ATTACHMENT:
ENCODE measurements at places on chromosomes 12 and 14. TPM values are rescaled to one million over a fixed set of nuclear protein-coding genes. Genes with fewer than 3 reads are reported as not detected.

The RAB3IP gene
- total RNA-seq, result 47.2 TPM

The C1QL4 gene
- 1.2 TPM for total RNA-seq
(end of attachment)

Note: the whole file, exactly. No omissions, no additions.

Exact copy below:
ENCODE measurements at places on chromosomes 12 and 14. TPM values are rescaled to one million over a fixed set of nuclear protein-coding genes. Genes with fewer than 3 reads are reported as not detected.

The RAB3IP gene
- total RNA-seq, result 47.2 TPM

The C1QL4 gene
- 1.2 TPM for total RNA-seq